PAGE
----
Information density

It’s probably been too long since you’ve heard the sound of chalk on a blackboard.

TEI member Stephen Kuenzli shared this excellent lecture on making your writing valuable:

The lecturer, Larry McEnerney, director of the University of Chicago’s Writing Program, uses chalk and a blackboard. That sound will take ya back.

And forward! Forward into thinking more deeply about the role writing plays in your business, and how you might approach writing more effectively.

One thing that strikes me about this lecture is the idea of information density.

I’ve always liked writing.

In part, that’s because it’s high in information density. Additionally, as a reader I can skim. Oh God do I love skimming because it lets me evaluate the value of a piece of writing more quickly before I commit to a deeper read.

Video has long frustrated me because I’ve felt it lacks these attractive qualities of writing. I mutter a curse every time a web search for some “how to” question leads me to a video. Especially when it’s a 5-minute software instructional video expressing what I know could be expressed with 300 words and a few screenshots.

But this McEnerney lecture that Stephen shared is opening up my thinking.

Here’s a really great moment from the lecture:

- Experiential marketing learning for independent consultants

He’s pulled a hundred dollar bill out of his wallet and attached it to a handout to illustrate that those attending his lecture have 20 years of experience paying people (teachers and professors) to read their writing, and the moment they try to start using writing outside of academia, that dynamic will fall apart. He’s illustrating the problem his lecture will help solve.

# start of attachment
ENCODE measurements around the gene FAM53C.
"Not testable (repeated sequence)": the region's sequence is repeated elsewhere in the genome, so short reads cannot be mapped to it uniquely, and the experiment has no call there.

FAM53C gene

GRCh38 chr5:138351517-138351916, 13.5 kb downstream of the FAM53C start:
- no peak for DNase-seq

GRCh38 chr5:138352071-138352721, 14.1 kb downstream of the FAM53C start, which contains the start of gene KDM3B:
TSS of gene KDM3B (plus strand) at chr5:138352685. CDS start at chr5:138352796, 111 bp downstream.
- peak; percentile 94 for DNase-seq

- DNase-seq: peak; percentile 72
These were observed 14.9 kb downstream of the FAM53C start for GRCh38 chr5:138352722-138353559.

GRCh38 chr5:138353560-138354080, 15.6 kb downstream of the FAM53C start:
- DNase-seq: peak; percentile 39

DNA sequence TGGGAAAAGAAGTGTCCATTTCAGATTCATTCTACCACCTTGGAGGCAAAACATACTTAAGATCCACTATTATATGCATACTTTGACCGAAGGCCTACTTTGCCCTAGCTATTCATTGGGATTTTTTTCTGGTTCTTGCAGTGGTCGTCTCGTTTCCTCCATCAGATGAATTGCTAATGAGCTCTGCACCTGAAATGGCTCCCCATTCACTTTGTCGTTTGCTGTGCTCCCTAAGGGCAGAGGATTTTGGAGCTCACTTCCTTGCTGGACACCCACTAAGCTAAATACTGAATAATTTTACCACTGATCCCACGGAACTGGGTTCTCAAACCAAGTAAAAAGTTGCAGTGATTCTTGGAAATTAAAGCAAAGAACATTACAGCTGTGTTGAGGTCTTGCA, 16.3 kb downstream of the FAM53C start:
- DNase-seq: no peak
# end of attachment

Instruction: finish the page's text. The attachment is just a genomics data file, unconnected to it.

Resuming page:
McEnerney asks questions, and then pauses to give time to think. You can’t do that in writing. You can ask the questions, but you can’t create a moment of silence that encourages thinking; or a moment where a latent emotion rises into full feeling.

McEnerney modulates his voice and body language with large dynamic swings. Writing compresses those dynamic swings.

McEnerney moves from group to 1:1 engagement and then back again as he lectures. That’s a by-product of an IRL small group interaction, but one that is also missing from writing.

So at least with a lecture like this one, it’s not so much that there’s less information density. There’s simply a different kind of information density. It’s painting with a different palette. Accompanying a song with piano instead of guitar.

Even if the bit about information density wasn’t interesting to you, consider watching that lecture from Larry McEnerney. It’s quite good: